June 21, 2008
Don’t Allow Change in Land Laws, Say Greens
NEW DELHI: The riverbed has finally got some breathing space, or so one would like to believe, with the DDA decreeing that it would be classified under the 'O' zone, the objective of which is to augment water supply, contain pollution and have eco-friendly "green" development. However, the order also mentions that, after the first phase, further implementation of the project would be dependent on studies in the area. Although thrilled with the order initially, environmentalists and activists were doubtful of the need for further studies.
With the L-G's order six months earlier, several ongoing projects were put on hold. The only construction permitted now is the Games Village and the DMRC depot. Other projects that were being planned, like stadiums and sports complexes, will probably not see the light of day. Activist Manoj Mishra of Yamuna Jiye Abhiyan, was extremely optimistic about the new plans. "At least some effort has been made to stop concertising the river bed. However, what we also need at this point is to have such a plan given a permanent legal status. Unless that happens, who is to ensure that land use is not changed again?" he demanded.
K T Ravindran, Delhi Urban Arts Commission (DUAC) chief, who also attended the DDA meeting on Wednesday, only said that the river bed should be maintained as "green area in principal" and be respected for what it is. However, certain people questioned the need to keep the proposal open-ended, since several studies had already proven that, in order for the river to be pollution-free and have a decent recharge capacity, no construction on the river bed was advisable.
"Any activity, construction or so called greening should not become an excuse for paving way for gardens and boating areas. The river needs to be left alone. Zero development should become the thumb rule," said an environmentalist.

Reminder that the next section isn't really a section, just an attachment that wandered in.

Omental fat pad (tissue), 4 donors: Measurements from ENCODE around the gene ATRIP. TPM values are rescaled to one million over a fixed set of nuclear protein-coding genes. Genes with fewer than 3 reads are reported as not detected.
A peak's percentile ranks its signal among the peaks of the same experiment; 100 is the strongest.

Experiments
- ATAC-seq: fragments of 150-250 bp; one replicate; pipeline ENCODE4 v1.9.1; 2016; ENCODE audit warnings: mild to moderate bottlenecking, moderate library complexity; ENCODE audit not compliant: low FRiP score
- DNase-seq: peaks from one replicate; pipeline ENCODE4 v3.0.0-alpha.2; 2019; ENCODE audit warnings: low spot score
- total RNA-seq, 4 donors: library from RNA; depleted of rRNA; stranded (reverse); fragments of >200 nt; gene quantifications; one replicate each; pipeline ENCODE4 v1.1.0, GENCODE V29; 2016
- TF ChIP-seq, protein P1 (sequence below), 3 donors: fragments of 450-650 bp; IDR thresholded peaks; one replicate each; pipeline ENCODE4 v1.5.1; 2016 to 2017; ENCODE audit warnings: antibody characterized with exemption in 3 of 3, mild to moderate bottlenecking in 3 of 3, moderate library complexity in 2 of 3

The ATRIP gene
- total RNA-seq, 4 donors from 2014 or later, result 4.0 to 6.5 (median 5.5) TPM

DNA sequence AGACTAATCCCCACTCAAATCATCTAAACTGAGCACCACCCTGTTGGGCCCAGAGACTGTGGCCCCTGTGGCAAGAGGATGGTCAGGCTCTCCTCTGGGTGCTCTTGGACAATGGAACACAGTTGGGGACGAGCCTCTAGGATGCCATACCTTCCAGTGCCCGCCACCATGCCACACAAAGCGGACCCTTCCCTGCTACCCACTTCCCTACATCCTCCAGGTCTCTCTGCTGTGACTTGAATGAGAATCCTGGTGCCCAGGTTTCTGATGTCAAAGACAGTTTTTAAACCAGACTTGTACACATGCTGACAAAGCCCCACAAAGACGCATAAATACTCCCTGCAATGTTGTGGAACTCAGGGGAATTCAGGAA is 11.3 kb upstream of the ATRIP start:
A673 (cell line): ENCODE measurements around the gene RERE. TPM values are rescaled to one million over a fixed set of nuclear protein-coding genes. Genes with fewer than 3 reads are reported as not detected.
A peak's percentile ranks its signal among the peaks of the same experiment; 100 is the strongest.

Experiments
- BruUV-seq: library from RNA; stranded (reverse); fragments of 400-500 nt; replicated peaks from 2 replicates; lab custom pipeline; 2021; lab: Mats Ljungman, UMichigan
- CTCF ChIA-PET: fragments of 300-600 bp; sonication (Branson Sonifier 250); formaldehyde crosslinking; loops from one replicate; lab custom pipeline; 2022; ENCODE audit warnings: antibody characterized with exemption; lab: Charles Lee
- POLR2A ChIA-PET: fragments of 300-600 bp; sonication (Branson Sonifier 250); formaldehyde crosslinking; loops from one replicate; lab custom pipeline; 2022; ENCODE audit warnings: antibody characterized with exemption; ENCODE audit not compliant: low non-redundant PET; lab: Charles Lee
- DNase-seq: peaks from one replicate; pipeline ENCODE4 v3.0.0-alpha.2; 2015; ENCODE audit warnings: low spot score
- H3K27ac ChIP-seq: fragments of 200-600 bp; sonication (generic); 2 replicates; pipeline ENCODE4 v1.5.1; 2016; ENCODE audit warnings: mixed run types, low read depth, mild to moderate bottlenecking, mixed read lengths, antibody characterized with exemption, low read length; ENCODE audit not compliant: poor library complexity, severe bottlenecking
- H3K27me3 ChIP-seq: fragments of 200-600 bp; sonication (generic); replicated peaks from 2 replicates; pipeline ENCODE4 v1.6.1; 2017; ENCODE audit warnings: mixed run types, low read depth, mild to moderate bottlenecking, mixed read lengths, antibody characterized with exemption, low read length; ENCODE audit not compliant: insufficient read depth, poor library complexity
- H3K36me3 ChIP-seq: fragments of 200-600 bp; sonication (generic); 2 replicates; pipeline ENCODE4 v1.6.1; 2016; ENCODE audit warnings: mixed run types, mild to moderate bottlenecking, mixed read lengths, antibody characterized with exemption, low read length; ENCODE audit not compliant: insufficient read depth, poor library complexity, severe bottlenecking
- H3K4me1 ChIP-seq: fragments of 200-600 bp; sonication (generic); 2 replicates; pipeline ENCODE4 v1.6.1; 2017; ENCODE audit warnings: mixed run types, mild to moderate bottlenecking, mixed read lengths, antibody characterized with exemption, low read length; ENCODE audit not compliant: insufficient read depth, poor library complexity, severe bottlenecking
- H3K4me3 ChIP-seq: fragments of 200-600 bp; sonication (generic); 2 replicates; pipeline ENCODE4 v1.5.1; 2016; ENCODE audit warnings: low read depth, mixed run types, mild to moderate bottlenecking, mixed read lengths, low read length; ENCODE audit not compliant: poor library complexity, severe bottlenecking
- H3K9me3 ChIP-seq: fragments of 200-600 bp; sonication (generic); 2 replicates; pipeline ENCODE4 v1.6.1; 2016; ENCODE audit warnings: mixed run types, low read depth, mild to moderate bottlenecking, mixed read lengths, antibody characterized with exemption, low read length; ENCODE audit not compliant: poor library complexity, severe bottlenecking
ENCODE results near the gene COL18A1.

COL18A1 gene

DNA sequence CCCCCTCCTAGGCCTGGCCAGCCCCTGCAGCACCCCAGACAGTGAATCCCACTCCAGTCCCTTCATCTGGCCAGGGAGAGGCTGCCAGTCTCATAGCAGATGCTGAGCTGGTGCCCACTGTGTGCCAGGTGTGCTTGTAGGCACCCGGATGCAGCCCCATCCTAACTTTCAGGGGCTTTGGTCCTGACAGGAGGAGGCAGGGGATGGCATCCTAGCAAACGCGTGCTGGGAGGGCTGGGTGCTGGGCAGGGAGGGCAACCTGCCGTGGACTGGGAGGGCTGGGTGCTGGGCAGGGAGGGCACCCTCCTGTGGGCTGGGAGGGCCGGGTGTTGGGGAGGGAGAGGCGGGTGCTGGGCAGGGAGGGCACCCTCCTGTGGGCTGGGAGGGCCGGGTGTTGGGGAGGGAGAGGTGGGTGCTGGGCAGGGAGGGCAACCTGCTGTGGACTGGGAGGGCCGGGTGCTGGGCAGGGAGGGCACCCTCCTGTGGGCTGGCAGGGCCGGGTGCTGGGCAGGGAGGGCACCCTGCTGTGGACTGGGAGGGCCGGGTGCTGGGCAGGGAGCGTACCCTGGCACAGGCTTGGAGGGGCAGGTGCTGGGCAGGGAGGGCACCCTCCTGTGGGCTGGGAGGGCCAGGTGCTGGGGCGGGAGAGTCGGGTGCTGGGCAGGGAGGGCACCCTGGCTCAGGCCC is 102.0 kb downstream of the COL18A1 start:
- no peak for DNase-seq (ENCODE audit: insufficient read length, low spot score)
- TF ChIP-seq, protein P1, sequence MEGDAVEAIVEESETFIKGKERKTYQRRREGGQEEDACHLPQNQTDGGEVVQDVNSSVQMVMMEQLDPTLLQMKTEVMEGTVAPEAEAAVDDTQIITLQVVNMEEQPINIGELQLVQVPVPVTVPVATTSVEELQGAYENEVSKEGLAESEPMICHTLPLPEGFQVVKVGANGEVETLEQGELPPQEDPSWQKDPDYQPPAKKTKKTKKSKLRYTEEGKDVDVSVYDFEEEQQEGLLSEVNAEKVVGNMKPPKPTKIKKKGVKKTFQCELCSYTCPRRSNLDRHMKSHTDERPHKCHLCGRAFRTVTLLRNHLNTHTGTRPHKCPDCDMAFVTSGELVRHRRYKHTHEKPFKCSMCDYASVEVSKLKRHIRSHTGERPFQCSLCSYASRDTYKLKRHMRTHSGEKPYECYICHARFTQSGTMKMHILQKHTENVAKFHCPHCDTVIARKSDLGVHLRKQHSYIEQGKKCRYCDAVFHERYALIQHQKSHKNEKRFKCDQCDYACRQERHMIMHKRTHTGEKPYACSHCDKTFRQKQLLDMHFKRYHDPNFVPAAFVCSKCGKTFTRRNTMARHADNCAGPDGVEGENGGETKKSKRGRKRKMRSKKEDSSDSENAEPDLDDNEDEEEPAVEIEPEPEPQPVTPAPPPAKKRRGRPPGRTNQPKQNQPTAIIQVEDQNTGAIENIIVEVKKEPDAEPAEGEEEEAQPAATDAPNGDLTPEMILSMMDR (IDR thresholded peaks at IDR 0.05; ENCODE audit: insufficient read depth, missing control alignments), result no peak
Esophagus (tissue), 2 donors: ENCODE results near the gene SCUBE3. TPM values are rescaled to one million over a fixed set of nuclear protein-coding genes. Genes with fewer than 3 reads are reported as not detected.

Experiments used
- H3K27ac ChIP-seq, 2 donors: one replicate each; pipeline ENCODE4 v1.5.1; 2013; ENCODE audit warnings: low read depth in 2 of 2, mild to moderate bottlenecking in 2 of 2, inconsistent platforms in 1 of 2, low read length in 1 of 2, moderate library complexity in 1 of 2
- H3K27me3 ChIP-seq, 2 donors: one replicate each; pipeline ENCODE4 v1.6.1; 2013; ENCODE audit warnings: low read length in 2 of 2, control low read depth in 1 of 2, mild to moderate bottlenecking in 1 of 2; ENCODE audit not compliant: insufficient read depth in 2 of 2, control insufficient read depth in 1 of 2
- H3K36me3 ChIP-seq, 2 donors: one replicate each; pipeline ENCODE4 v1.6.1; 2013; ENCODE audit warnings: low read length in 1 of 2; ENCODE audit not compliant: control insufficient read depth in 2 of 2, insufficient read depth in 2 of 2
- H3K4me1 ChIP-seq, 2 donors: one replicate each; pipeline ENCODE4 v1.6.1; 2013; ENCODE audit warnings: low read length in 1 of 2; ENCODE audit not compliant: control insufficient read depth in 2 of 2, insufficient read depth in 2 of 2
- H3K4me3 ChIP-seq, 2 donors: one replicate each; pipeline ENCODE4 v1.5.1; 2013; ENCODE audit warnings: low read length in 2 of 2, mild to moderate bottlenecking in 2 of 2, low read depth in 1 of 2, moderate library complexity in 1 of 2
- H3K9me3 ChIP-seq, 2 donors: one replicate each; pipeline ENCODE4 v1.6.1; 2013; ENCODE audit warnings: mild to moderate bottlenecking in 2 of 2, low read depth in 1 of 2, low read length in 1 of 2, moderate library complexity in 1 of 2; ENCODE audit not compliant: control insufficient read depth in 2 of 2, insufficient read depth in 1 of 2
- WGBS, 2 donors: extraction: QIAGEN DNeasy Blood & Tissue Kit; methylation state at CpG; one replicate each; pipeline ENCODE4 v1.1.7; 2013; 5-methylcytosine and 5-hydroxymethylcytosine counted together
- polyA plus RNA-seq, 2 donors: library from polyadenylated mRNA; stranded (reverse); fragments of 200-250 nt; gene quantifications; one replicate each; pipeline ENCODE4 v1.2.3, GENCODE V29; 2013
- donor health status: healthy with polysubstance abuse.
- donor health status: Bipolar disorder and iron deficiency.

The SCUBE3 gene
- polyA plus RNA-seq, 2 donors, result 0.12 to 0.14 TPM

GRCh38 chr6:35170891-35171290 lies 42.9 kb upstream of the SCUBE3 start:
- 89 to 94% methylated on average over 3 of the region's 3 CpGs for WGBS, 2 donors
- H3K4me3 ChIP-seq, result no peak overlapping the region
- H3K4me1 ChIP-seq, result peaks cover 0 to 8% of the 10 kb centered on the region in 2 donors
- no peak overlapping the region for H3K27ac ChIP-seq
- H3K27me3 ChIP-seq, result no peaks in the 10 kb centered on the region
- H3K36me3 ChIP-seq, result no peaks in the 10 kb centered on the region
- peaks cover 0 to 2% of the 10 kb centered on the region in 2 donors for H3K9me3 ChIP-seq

Vinod Jain, from NGO Tapas, agreed with the concept of zero development, saying that such rules were left open to interpretation and future governments could alter land use if so required. "What is the guarantee that land use is not changed again? Unless there is a complete ban on any sort of construction on the river bed, the people in charge can permit any project as long as it conforms to their idea of a 'green project'. This decision brings a lot of relief for the river but it needs further safeguards," he said.
About five years earlier, the Central Ground Water Board had declared that no extraction of groundwater was permitted from the Yamuna riverbed, which meant that no large-scale construction could have taken place there. Despite this, several big projects, including the Games Village came up. "The problem is that, even as the government takes measures to safeguard the river and the riverbed, none of these measures are foolproof. They are susceptible to change and interpretation depending on vested interests. If the government is serious about not permitting construction, then there should be a law in place for it," said a CGWB official.
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